6 comments on “Print Media Battle Royale : Who decides the winner?

  1. Interesting post. I couldn’t help noticing one of your tags as ‘marketing warfare’. If we are talking about Marketing Warfare then attacking your competitors is OK, but typically if you are #2 or lower in position to the leader. The company / product / brand that is #1 should attack itself by constantly changing its product or service so that it creates a moving target for the competitors. The company’s not holding the dominate position should be attacking in areas that cause the leader to lose customers, and specifically attack the weakness within the strength. And by attacking, I mean bringing all to bear on the attack: print, TV, internet. This tactic, when executed well is devastating, because the leader will not give up a strength easily, but that strength can then be turned into a weakness.

    • Hi Tim,

      I agree with your point that the #1 should constantly attack itself with an objective to reinvent. Gillette is a prime example of this when they launched Gillette Fusion as a superior product of their own market leader Gillette Mach-3.

      In this specific case, both the players are attacking each other’s strength areas, using all sorts of media vehicles for the communication. I am okay with the attack on a competitor brand, but not happy with the attack on the users of that brand. They are your future TG, and you can’t afford to attack them!

      Keep reading and commenting 🙂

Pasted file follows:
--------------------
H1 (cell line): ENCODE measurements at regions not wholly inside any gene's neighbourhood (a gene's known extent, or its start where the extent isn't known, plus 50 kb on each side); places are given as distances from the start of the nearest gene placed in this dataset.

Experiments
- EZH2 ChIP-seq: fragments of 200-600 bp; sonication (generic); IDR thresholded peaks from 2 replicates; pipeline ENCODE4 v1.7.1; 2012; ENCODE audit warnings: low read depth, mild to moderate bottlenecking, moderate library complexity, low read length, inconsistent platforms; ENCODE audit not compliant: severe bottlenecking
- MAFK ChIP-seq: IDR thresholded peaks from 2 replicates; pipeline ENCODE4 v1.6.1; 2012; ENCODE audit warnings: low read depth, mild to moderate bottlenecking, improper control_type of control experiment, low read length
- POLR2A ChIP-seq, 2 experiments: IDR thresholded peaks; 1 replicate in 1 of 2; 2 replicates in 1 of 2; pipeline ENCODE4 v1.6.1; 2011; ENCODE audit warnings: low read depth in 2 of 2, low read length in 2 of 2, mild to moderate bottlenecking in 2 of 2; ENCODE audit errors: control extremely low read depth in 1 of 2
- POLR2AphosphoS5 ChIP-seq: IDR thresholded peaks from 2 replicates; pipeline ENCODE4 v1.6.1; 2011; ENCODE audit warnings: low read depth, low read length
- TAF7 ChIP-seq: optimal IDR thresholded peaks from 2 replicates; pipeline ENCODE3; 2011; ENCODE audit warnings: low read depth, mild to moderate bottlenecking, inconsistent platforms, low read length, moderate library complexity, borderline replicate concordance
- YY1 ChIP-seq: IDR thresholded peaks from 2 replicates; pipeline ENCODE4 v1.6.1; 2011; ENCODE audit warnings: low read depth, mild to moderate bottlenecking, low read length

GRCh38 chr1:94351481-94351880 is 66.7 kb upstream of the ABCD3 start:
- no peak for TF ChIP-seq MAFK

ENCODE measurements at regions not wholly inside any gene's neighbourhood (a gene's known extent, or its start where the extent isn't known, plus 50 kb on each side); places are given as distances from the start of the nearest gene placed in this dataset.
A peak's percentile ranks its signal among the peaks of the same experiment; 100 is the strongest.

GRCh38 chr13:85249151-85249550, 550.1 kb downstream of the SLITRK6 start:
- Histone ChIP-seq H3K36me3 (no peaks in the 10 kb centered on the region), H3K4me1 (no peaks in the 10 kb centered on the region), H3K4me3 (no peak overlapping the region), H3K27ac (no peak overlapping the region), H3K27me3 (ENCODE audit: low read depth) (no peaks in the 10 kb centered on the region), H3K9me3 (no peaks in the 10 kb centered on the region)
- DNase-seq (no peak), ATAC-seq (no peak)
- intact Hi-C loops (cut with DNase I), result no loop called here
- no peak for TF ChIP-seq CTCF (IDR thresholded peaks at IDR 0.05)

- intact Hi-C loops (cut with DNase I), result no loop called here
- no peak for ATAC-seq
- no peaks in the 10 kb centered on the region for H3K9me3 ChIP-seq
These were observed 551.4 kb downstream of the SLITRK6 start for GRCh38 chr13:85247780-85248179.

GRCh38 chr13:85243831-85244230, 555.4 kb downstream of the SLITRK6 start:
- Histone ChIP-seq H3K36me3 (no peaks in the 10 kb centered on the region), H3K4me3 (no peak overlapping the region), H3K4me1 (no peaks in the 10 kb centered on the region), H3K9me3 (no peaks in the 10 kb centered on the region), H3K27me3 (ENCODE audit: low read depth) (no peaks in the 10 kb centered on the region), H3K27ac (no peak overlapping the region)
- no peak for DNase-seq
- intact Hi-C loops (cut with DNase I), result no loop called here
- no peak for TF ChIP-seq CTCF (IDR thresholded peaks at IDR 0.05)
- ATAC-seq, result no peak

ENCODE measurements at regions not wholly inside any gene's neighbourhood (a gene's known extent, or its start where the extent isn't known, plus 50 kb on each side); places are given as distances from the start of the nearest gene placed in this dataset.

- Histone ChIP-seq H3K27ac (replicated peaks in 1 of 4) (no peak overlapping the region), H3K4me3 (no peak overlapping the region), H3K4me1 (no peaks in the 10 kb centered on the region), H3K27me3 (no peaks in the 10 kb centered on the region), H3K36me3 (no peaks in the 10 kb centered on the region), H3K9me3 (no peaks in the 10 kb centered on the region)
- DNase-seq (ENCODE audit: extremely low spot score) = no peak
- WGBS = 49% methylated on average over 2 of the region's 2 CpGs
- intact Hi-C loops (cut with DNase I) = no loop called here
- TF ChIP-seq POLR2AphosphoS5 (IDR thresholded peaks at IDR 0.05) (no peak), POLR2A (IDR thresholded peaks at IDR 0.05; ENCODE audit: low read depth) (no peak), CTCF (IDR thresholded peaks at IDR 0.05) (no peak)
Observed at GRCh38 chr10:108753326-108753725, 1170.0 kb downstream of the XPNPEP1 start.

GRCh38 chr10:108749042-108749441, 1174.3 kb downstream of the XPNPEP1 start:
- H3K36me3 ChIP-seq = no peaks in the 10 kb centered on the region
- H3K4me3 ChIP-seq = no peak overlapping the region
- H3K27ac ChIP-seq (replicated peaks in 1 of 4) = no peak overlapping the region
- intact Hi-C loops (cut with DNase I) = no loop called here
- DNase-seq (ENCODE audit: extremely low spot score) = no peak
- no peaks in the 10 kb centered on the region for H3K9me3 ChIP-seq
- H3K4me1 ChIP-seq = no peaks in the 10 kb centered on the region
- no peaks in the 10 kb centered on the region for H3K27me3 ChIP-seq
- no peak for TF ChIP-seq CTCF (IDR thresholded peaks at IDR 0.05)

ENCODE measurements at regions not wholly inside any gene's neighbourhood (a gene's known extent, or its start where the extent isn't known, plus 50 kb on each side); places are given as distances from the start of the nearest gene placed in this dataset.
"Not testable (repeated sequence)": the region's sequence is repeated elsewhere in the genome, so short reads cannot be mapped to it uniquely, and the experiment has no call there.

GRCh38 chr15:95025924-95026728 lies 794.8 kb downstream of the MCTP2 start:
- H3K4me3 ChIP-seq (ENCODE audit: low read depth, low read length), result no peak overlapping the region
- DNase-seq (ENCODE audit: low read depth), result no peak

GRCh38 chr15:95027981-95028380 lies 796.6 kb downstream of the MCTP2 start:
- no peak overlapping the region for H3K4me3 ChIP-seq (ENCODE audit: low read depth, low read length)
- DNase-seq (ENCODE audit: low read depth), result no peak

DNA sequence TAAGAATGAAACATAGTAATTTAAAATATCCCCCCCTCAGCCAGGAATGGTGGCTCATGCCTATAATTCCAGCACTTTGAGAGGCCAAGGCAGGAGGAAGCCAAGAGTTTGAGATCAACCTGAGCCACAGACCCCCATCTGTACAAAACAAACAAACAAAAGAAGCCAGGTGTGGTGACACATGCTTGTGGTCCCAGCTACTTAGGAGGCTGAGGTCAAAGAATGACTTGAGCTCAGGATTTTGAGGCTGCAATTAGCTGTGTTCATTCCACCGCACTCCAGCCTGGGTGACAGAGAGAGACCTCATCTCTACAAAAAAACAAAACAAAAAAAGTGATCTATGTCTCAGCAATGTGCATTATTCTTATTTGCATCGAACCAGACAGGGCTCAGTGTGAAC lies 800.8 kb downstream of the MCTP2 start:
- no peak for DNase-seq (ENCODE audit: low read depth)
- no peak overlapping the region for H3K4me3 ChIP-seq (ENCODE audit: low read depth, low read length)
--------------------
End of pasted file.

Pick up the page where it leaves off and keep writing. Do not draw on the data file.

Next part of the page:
2. Nice write up… but I guess you are missing the whole point here by discounting the fact that the target group is not really getting influenced. The key point of advertising here is the creation of the aspiration target segment and it can be valid for both the newspapers. Or shall I put it creation of the desires.. you really need to see the ads from the perspective of the end users. Don’t be a victim of Marketing Myopia!

    • Hi Neha,

      I didn’t get your point completely.
      But about looking from the perspective of end-users, I too firmly believe that it is the end-user who ‘decides the winner’, as I say it. About creating desires for the end-user, while the two campaigns try to create the desire to choose something different, they do so by belittling the existing choice the end-users have already made, which is what I am questioning here. My view is that they should talk about creating an aspiration only by talking about their own brand, and not on the basis of comparison with any other brand.

      Keep Reading and Responding!! 🙂

  3. I agree, the recent print campaigns of the Hindu have gone viral on Facebook, and are quite popular. In fact, these print ads are pretty good and to-the-point. It is the TVCs which are slightly awkward in my opinion. And TVCs have a much farther reach than Facebook.

    HT ads didn’t go viral for the simple reason that they were more on video format then print. Even with the Hindu ads, you wouldn’t find the Hindu TVCs being circulated. It is the print ads which are being circulated, because it is easier to share them.


  4. Very nice article sirjee..in particular, the point about not attacking your customers is very valid…on a different note however, dont you think that advertisements by The Hindu have become more popular than those by Hindustan Times..does that not create any benefit

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